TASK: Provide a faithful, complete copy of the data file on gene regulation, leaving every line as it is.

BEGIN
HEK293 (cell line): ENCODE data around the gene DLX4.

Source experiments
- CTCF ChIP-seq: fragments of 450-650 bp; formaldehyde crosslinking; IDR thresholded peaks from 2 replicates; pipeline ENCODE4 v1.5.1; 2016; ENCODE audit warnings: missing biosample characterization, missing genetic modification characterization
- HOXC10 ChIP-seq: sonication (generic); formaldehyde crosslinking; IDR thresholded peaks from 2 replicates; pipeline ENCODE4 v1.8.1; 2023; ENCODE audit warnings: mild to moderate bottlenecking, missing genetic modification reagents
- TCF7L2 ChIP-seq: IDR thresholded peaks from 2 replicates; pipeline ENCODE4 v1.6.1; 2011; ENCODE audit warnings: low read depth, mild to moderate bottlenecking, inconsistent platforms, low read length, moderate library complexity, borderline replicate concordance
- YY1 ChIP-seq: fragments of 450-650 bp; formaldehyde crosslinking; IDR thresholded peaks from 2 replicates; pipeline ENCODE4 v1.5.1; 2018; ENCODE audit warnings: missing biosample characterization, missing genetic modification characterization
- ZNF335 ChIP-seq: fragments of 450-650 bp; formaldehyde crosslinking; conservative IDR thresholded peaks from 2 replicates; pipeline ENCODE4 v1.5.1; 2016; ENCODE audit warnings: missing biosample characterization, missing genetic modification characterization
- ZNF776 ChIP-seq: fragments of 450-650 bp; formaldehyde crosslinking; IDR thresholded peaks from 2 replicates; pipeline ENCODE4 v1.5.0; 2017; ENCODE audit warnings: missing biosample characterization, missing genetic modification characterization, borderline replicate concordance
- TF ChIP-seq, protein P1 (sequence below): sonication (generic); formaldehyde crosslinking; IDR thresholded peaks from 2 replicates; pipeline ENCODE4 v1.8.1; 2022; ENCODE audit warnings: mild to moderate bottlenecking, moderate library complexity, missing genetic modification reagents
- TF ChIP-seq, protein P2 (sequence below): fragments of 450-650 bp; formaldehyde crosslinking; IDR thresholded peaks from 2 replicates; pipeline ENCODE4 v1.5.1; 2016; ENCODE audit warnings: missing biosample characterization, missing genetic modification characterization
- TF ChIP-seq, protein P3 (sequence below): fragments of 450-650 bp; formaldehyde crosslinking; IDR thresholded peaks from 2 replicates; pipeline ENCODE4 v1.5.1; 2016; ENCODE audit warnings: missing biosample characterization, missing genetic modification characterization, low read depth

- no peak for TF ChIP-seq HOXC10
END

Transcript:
HEK293 (cell line): ENCODE data around the gene DLX4.

Source experiments
- CTCF ChIP-seq: fragments of 450-650 bp; formaldehyde crosslinking; IDR thresholded peaks from 2 replicates; pipeline ENCODE4 v1.5.1; 2016; ENCODE audit warnings: missing biosample characterization, missing genetic modification characterization
- HOXC10 ChIP-seq: sonication (generic); formaldehyde crosslinking; IDR thresholded peaks from 2 replicates; pipeline ENCODE4 v1.8.1; 2023; ENCODE audit warnings: mild to moderate bottlenecking, missing genetic modification reagents
- TCF7L2 ChIP-seq: IDR thresholded peaks from 2 replicates; pipeline ENCODE4 v1.6.1; 2011; ENCODE audit warnings: low read depth, mild to moderate bottlenecking, inconsistent platforms, low read length, moderate library complexity, borderline replicate concordance
- YY1 ChIP-seq: fragments of 450-650 bp; formaldehyde crosslinking; IDR thresholded peaks from 2 replicates; pipeline ENCODE4 v1.5.1; 2018; ENCODE audit warnings: missing biosample characterization, missing genetic modification characterization
- ZNF335 ChIP-seq: fragments of 450-650 bp; formaldehyde crosslinking; conservative IDR thresholded peaks from 2 replicates; pipeline ENCODE4 v1.5.1; 2016; ENCODE audit warnings: missing biosample characterization, missing genetic modification characterization
- ZNF776 ChIP-seq: fragments of 450-650 bp; formaldehyde crosslinking; IDR thresholded peaks from 2 replicates; pipeline ENCODE4 v1.5.0; 2017; ENCODE audit warnings: missing biosample characterization, missing genetic modification characterization, borderline replicate concordance
- TF ChIP-seq, protein P1 (sequence below): sonication (generic); formaldehyde crosslinking; IDR thresholded peaks from 2 replicates; pipeline ENCODE4 v1.8.1; 2022; ENCODE audit warnings: mild to moderate bottlenecking, moderate library complexity, missing genetic modification reagents
- TF ChIP-seq, protein P2 (sequence below): fragments of 450-650 bp; formaldehyde crosslinking; IDR thresholded peaks from 2 replicates; pipeline ENCODE4 v1.5.1; 2016; ENCODE audit warnings: missing biosample characterization, missing genetic modification characterization
- TF ChIP-seq, protein P3 (sequence below): fragments of 450-650 bp; formaldehyde crosslinking; IDR thresholded peaks from 2 replicates; pipeline ENCODE4 v1.5.1; 2016; ENCODE audit warnings: missing biosample characterization, missing genetic modification characterization, low read depth

- no peak for TF ChIP-seq HOXC10